The threat to the West posed by Kremlin lies—what is properly termed disinformation—is something that I and a few other specialists have raised the alarm over for years. After 2016, when Moscow weaponized disinformation to influence our presidential election, this problem is finally getting the public attention it merits, not least because identical Russian espionage techniques are currently aimed at France and Germany, which have their own elections coming up.
The previous administration ignored this rising problem, shuttering a tiny State Department effort to counter Russian propaganda only months before the Kremlin lie machine went into overdrive against President Obama’s own party. As I’ve pointed out, Obama and his White House bear part of the blame for the Russian havoc wrought last year on Hillary Clinton and the Democratic National Committee, thanks to their abject unwillingness to confront Vladimir Putin. By refusing to seriously confront Kremlin disinformation and deception, President Obama got more of both.
Now this problem, which shows no signs of going away, has become even more dangerous, since the new administration has taken to parroting Russian disinformation when it suits their political needs. A propaganda loop has emerged with Kremlin lies emerging on Putin regime outlets like RT and Sputnik, then being pushed by far-right conspiracy websites such as Breitbart and InfoWars, and finally winding up on Fox News where they receive a mass audience.
President Donald Trump is part of that audience, and this disinformation cycle is what led to his infamous tweetstorm two weekends ago that plunged our politics into chaos over his unfounded allegation that his predecessor “wiretapped” Trump Tower. That narrative has now utterly imploded, having been denounced by numerous authorities—including the former Director of National Intelligence plus the House and Senate Intelligence Committees—while late last week British intelligence and the prime minister office joined the fray after the White House implied that London had spied on Trump Tower at Obama’s behest.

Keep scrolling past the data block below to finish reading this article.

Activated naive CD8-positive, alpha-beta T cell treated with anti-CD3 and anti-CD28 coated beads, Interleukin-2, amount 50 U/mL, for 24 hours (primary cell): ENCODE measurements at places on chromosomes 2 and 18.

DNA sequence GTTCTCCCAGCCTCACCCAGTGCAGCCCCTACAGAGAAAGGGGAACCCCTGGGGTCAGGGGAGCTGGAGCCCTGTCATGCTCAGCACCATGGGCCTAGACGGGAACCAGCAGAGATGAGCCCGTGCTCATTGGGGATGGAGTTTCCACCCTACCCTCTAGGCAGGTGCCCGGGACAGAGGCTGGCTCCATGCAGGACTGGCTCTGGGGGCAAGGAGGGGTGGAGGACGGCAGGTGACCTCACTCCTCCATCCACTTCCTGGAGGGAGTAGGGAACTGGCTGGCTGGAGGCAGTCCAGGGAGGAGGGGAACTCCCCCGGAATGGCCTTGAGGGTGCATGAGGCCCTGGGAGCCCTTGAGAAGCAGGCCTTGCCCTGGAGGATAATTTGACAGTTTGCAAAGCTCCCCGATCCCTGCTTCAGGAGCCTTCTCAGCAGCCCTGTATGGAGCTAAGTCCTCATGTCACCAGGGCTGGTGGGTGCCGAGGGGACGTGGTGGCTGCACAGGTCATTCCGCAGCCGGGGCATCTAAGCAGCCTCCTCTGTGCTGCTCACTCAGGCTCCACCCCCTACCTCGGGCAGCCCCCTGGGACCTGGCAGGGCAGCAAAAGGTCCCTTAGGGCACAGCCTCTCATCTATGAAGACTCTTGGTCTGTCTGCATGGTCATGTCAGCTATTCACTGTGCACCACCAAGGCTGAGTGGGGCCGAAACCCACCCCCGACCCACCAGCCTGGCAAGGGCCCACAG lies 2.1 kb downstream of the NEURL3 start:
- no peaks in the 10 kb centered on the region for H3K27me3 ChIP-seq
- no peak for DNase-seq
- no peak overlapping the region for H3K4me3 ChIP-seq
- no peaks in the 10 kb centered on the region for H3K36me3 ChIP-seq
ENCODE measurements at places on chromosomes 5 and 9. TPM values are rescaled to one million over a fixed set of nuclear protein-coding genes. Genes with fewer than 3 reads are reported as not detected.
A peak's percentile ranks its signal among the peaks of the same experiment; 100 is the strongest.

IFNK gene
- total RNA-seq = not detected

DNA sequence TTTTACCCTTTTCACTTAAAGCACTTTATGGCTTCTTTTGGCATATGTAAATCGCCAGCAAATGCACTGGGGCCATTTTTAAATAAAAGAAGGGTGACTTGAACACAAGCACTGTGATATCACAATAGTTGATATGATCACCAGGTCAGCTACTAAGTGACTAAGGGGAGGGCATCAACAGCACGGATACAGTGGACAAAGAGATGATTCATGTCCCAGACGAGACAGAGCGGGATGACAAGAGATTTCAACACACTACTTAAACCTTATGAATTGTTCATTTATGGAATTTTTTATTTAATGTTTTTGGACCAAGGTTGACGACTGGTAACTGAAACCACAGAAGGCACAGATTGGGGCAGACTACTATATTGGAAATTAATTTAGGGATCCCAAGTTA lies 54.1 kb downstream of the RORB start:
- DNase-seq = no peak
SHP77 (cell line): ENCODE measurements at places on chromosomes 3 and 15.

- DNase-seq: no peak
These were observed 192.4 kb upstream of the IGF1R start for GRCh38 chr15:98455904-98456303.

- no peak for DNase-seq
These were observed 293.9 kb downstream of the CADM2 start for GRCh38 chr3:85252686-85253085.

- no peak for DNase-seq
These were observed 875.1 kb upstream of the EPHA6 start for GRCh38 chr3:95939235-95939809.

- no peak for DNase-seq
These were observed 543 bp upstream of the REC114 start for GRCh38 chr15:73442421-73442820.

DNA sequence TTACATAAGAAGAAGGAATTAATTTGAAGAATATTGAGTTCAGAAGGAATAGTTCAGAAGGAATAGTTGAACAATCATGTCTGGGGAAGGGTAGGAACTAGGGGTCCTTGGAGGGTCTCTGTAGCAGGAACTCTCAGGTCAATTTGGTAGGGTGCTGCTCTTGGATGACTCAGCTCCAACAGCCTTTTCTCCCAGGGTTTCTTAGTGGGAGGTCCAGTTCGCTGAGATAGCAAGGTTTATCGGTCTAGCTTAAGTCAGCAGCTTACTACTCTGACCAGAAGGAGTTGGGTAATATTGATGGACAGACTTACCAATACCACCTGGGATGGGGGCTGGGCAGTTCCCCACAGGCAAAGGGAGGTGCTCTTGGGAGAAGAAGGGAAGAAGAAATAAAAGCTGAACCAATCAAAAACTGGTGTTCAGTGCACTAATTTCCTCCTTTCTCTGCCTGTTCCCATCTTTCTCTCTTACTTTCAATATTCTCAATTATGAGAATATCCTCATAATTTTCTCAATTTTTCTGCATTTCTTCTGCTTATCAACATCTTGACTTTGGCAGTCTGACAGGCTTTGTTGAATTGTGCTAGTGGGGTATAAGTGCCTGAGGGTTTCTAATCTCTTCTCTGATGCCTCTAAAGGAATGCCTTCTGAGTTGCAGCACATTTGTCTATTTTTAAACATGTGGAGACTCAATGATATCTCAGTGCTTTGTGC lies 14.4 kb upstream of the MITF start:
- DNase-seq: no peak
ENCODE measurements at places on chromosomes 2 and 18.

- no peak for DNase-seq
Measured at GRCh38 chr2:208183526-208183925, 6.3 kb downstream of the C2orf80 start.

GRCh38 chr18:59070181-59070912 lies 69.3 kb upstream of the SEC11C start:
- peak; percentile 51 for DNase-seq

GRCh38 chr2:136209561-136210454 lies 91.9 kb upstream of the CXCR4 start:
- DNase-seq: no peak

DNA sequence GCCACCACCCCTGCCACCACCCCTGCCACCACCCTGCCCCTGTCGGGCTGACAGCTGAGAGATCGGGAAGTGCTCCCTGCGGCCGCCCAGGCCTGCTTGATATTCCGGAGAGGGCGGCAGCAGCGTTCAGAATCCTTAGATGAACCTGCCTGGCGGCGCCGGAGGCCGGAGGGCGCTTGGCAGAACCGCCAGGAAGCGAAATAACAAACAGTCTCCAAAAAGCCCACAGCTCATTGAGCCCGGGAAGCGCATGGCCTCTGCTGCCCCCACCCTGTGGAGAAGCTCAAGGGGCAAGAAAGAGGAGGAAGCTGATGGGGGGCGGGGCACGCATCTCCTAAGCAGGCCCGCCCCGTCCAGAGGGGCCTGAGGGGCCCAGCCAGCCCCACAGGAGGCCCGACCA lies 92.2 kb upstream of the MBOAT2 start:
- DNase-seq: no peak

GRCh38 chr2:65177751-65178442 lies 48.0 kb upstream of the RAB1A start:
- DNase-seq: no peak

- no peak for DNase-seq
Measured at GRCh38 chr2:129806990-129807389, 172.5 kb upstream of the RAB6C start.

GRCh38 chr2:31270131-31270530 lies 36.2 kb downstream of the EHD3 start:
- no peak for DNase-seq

That unfounded accusation deserved the stern, unprecedented rebuke it got from our British spy “cousins,” which was backed up by the deputy director of the National Security Agency, Rick Ledgett. In a remarkable interview Ledgett described the allegation as “arrant nonsense…just crazy” while the whole idea demonstrated “a complete lack of understanding in how the relationship works” between NSA and GCHQ, its British counterpart. Furthermore, he went on, “It would be epically stupid” for GCHQ to have broken numerous laws to meddle in American politics.
No senior official of our Intelligence Community has ever spoken publicly in this fashion, implying the White House is dishonest and unhinged—but then, we’ve never had a commander-in-chief declare open war on our spies, terming them “very anti-American” and comparing them to Nazis. Ledgett’s candor may have something to do with the fact that he is retiring next month after a 40-year career in the spy business and feels free to “speak truth to power” as they say in the movies.
The question of where the president got the nutty idea that Obama “wiretapped” him therefore is important. Based on White House statements, Trump’s tweetstorm was inspired by comments made by Andrew Napolitano, a Fox News regular and former New Jersey judge with no background in anything relating to espionage. Notwithstanding Napolitano’s indulgence in weird conspiracy theories—he is a 9/11 truther who has pushed the idea that the Feds will enter your house to forcibly vaccinate you, additionally claiming that it was NSA, not the Russians, who hacked the Democrats last year—he was considered credible by Team Trump.
What, then, are the origins of Napolitano’s absurd accusation that Obama called on GCHQ to spy on Trump Tower, in both circumvention and violation of numerous British and American laws—which “the judge” asserted came from “three intelligence sources”? That these sources were bogus has been made clear by Fox News, with Shepard Smith offering a stunning on-air rebuke to its own talking head:
Fox News cannot confirm Judge Napolitano’s commentary. Fox News knows of no evidence of any kind that the now-president of the United States was surveilled at any time, in any way. Full stop.
A bit of digging has revealed that the main “intelligence source” for Napolitano’s dishonest claim was none other than Larry Johnson, a notorious figure in espionage and security circles. Johnson does possess a modest background in the Intelligence Community, working as CIA analyst for four years at the end of the Cold War, then serving as a counterterrorism official with the State Department from 1989 to 1993. He has been out of the intelligence business for a generation, and he has spent subsequent decades vehemently denouncing his former employers.
Johnson managed to get intermittent airtime for his denunciations of the IC, particularly in the realm of counterterrorism. He regularly castigated American officialdom for allegedly exploiting the issue for institutional benefit. Back in 2001, Johnson memorably accused Washington of inflating the “declining terrorist threat,” which left Americans “bedeviled by fantasies of terrorism”—exactly two months before 9/11.